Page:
• Require commissioners court approval of any toll road project that will be built or operated by an RMA in the court’s jurisdiction.
    • Require the commissioners courts of each RMA’s constituent counties to appoint all RMA board members, including the board’s chair.
    • Allow the commissioners courts of counties establishing RMAs to remove any board member, including the board’s chair.
  • Require RMAs to follow provisions in the Statewide Contract Management Guide.
  • Require RMAs to perform criminal background checks for contractors and subcontractors and prohibit them from contracting with convicted felons.
  • Require RMAs to follow state guidelines concerning the reimbursement of staff and board member expenses.
  • Prohibit RMAs from contracting for public relations or public involvement services with any entity engaged in transportation-related advocacy efforts.
  • Limit RMA board member terms to four years.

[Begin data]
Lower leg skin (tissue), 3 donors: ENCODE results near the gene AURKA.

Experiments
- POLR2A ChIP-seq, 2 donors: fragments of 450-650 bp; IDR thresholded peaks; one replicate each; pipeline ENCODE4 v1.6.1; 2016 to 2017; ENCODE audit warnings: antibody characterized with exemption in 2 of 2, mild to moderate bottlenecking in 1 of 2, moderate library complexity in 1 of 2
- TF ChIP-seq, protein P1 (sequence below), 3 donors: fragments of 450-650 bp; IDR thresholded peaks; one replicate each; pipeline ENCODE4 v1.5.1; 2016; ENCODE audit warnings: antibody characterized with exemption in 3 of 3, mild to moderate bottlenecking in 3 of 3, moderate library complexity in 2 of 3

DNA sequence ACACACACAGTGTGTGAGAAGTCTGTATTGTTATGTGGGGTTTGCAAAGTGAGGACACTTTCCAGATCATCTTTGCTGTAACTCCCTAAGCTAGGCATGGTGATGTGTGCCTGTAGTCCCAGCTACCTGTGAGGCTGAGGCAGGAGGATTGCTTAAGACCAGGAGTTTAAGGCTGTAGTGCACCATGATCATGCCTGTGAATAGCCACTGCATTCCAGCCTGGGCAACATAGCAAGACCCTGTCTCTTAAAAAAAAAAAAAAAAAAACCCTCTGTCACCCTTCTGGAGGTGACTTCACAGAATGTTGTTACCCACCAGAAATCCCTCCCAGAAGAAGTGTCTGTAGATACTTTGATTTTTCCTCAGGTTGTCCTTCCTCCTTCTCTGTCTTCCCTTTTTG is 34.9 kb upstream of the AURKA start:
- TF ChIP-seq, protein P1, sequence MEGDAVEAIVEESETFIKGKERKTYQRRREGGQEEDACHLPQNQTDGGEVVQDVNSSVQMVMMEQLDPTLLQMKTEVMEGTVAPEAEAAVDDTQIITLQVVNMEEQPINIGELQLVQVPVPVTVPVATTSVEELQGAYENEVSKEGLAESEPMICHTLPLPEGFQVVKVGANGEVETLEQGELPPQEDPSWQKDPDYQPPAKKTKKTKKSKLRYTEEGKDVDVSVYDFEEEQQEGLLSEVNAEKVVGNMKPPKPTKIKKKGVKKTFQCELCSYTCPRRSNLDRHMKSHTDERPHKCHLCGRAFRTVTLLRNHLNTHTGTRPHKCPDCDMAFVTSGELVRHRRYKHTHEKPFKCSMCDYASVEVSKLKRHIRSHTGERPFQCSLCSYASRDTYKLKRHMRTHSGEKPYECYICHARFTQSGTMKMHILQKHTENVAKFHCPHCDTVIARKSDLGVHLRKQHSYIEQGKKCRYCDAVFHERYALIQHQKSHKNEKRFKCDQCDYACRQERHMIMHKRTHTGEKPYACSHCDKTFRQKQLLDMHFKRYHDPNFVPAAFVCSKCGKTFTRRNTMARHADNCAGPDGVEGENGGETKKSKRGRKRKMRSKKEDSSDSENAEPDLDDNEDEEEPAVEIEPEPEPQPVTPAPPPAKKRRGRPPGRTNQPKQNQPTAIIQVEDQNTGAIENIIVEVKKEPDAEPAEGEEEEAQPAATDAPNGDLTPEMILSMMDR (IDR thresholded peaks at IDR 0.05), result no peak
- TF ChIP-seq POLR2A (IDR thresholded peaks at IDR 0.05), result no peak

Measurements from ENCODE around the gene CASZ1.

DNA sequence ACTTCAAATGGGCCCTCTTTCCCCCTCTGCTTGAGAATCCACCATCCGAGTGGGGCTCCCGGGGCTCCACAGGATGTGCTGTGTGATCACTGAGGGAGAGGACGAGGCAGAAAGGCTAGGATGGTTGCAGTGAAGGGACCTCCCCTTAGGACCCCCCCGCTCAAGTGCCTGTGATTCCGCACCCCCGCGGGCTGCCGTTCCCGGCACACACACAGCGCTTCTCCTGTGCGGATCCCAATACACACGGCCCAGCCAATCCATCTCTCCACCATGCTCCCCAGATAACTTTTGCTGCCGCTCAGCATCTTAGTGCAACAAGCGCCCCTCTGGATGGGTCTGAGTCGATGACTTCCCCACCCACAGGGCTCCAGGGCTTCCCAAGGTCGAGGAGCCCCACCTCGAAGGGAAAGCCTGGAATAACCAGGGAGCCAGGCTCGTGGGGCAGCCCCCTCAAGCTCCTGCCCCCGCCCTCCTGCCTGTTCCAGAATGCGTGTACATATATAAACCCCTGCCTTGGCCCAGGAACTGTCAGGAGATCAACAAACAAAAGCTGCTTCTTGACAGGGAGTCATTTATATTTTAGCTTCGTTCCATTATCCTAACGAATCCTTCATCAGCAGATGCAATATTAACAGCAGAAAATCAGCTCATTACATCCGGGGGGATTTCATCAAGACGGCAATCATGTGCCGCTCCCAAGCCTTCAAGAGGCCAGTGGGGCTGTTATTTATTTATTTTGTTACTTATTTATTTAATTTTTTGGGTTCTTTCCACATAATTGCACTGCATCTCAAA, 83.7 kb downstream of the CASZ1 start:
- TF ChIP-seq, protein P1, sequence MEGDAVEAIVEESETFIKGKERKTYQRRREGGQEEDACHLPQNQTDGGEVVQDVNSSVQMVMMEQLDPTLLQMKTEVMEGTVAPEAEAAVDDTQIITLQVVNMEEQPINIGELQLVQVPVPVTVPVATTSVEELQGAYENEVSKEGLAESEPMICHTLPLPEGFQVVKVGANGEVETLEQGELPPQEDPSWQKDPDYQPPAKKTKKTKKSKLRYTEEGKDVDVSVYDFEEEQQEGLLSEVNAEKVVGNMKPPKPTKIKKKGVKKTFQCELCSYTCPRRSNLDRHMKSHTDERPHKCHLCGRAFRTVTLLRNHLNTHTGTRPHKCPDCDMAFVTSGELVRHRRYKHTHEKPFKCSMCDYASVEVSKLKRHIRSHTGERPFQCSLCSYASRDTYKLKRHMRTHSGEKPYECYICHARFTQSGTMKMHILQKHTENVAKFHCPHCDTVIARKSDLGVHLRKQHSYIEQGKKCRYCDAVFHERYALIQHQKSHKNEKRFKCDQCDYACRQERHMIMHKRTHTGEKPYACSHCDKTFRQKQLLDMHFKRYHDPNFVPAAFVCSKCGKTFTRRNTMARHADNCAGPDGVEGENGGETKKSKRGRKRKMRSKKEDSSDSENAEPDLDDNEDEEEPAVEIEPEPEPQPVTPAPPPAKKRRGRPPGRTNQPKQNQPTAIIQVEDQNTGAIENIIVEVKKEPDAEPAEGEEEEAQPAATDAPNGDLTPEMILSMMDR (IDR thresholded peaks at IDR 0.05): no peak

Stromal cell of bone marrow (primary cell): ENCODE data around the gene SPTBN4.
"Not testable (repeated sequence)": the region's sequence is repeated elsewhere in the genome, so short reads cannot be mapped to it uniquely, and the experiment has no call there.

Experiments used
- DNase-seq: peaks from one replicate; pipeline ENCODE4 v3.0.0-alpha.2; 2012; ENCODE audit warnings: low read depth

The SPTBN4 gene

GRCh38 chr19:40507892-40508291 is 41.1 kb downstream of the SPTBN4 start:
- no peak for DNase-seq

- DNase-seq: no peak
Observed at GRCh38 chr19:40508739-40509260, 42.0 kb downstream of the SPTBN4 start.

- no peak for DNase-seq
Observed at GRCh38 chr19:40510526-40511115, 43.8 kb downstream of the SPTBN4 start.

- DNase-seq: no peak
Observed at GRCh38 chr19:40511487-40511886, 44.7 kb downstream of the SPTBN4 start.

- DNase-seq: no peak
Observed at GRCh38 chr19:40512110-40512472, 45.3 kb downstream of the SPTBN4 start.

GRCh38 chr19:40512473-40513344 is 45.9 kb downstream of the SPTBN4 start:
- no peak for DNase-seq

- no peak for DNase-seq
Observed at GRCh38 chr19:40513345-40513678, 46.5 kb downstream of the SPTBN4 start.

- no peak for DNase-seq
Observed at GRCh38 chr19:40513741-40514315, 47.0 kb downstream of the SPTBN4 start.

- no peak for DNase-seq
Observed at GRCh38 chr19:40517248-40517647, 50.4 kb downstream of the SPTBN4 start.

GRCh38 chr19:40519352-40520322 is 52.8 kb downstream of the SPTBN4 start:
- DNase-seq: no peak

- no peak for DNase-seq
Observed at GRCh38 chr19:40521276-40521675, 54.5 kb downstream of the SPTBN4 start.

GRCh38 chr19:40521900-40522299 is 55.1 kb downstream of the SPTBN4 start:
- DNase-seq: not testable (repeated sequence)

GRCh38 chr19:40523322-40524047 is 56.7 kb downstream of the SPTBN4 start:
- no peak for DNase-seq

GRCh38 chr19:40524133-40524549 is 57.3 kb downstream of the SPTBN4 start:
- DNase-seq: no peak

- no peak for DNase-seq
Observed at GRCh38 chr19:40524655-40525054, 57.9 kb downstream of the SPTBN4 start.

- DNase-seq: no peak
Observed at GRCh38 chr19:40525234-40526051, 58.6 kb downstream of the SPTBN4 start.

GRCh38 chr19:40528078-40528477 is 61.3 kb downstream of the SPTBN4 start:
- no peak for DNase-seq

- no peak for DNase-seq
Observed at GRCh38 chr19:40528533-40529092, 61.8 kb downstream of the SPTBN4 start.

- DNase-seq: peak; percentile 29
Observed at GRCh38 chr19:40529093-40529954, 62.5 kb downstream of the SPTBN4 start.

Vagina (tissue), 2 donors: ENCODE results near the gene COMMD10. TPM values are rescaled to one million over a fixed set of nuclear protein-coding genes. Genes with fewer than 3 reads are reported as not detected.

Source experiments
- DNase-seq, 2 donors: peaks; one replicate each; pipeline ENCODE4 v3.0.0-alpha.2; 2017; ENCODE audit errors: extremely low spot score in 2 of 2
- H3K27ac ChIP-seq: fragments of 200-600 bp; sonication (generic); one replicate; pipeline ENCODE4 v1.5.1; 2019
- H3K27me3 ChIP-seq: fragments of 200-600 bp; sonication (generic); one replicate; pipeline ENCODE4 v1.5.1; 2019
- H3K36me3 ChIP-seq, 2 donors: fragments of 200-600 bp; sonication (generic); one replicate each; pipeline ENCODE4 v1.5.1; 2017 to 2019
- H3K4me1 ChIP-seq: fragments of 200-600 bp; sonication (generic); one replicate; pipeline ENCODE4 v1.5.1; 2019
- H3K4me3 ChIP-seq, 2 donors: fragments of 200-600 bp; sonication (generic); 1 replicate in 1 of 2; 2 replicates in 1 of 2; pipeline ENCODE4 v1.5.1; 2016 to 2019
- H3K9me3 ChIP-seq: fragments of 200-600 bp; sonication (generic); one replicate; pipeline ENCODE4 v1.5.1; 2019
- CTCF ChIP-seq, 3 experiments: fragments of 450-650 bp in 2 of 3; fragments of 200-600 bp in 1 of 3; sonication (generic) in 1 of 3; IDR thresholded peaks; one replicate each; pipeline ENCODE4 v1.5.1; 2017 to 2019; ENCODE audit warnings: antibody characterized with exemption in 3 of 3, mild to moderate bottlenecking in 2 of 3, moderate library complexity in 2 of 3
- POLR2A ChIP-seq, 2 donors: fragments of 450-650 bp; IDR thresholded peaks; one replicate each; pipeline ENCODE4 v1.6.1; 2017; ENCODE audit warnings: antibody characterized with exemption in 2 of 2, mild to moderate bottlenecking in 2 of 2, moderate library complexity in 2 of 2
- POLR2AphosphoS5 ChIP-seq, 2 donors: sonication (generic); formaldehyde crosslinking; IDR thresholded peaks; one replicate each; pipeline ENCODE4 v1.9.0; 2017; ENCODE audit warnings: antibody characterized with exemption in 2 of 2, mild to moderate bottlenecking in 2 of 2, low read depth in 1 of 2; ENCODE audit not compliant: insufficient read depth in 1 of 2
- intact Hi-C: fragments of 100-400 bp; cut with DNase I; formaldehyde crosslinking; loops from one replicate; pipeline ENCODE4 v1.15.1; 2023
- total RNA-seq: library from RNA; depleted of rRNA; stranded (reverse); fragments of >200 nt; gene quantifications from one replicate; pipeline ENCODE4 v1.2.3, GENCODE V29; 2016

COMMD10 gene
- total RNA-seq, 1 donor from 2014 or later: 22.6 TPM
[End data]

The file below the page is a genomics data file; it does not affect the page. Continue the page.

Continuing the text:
The Comptroller also recommends that CTRMA and any other RMA:

  • Employ a professional contract management officer to ensure that its contractors and subcontractors comply fully with the terms and conditions of their contracts.
  • Adopt contract procedures to ensure that its contractors and subcontractors receive contracts based entirely on published specifications.
  • Employ an in-house general counsel to ensure that the authority’s best interests are represented.
  • Require board members to disclose all real estate holdings.

And finally, the Comptroller recommends that:

  • CTRMA Chairman Robert Tesch and board member Johanna Zmud resign immediately, Tesch because of the potential for self-enrichment and Zmud because she is precluded from serving by TxDOT regulations.